If you ask most people how to check for leaks in a kayak, the most common answer is probably to put the boat up on saw horses, fill it with a bit of water, slosh it around and look for drips. There’s a place for this method for sure, but it’s quite slow and hard to pinpoint exactly where a leak is coming from.
Another less common way is to use low pressure air, along with soap and water, and look for bubbles just like you would do when checking a leaky tire on your car or bicycle.
One challenge with this latter method is how to pressurize the hull. I did just this very thing today, and thought I’d share what I came up with. Though my method may not be unique, I didn’t come across it in my couple minutes of searching online before beginning.
On the weekend I picked up two rubber VCP (Necky) oval hatch covers to replace my very aged and cracked ones. One was good enough to keep around as a spare, while the other was certainly done for. I decided to try and use the one destined for the garbage as a “pressure testing cap” for the bow and stern hatches. I liberally applied contact cement all over both sides of the hatch cover to try and seal any cracks or slight porosity. After drying for an hour or two I drilled a 1/2" hole and stuck a tubeless tire valve stem (valve core removed) in the hole with a bit more glue. The whole thing was a bit Micky Mouse, but when I installed it on the boat and used a bicycle tire pump to add pressure I noticed the cover bulge out slightly before slowly settling back down. I grabbed a spray bottle with soapy water and went to work spraying down potential leak areas.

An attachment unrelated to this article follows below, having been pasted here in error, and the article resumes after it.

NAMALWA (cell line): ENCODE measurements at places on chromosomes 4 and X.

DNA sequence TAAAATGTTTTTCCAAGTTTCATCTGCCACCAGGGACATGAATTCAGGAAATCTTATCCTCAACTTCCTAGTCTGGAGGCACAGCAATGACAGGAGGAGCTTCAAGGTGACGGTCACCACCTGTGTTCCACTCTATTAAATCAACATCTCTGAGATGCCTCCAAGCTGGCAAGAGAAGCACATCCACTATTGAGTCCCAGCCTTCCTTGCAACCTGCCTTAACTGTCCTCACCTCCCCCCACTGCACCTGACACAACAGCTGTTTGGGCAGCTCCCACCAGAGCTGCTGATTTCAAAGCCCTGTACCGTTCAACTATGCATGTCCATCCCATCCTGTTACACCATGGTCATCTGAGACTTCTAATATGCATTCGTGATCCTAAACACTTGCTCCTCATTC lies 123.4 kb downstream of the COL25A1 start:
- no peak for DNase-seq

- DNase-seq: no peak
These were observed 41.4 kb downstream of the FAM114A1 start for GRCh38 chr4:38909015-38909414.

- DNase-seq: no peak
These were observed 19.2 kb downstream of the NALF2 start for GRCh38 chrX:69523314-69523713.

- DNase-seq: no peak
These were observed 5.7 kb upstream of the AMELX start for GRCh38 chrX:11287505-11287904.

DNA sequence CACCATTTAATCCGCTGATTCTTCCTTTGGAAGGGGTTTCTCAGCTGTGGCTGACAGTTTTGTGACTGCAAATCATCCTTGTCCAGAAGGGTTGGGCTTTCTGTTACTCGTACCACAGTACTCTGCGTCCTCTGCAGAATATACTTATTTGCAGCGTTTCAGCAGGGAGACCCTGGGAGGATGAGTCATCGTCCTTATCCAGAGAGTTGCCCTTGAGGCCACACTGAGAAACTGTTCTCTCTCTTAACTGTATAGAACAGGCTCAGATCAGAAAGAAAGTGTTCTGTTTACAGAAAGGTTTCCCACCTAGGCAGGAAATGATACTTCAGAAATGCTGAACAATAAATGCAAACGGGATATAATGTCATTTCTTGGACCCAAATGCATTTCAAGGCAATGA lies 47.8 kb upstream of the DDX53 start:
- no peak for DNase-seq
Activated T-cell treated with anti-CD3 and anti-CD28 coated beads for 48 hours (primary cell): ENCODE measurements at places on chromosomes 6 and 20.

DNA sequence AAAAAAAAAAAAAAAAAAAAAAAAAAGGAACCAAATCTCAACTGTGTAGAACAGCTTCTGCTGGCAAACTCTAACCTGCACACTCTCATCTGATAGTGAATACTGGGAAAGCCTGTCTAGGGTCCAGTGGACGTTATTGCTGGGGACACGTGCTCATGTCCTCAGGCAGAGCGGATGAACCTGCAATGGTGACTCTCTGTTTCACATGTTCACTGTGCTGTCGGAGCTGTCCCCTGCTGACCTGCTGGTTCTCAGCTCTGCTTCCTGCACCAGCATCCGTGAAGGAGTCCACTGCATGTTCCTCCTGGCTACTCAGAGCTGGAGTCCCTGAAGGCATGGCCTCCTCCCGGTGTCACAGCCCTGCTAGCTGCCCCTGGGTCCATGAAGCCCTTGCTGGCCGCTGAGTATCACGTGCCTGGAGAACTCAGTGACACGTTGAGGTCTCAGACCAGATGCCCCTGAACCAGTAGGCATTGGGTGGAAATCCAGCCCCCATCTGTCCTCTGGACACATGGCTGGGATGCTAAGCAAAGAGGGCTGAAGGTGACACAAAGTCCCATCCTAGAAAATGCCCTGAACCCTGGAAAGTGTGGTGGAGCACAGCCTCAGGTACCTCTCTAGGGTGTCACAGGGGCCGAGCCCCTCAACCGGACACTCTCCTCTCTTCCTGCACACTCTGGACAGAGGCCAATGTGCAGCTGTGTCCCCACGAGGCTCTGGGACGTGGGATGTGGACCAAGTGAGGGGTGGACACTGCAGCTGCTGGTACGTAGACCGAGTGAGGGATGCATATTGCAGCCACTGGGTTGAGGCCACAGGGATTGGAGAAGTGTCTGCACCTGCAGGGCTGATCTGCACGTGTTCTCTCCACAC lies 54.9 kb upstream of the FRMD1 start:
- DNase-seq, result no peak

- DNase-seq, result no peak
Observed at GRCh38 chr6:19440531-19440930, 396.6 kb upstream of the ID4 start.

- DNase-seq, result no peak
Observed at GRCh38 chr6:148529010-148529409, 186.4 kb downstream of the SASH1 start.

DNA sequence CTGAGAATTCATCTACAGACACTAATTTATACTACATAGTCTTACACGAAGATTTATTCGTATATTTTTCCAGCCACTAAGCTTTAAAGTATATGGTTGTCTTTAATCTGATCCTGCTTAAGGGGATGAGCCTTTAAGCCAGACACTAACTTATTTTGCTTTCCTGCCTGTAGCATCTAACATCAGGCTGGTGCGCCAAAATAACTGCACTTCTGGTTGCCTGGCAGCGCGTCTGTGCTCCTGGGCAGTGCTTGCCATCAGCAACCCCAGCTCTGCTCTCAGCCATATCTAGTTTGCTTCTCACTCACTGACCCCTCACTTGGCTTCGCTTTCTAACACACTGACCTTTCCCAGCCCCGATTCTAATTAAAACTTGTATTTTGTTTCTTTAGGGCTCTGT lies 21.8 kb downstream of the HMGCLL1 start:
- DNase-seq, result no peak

In the picture I’m using an old day hatch cover that I replaced with a SeaLect one a while ago. So far I found that the two rear bulkheads are leaking enough to produce vigorous bubbles with this method. I wasn’t able to find any external leaks, but I’m going to reseal the bulkheads with silicone and then repeat the procedure to find any smaller leaks in fittings, deck, or hull.
I’m also going to try this on a plastic boat for which I don’t have any hatch covers I can bastardize. I’m thinking to try using a plastic bag along with some tape, elastic bands, and other paraphernalia to produce a seal on the hatch for pressurizing.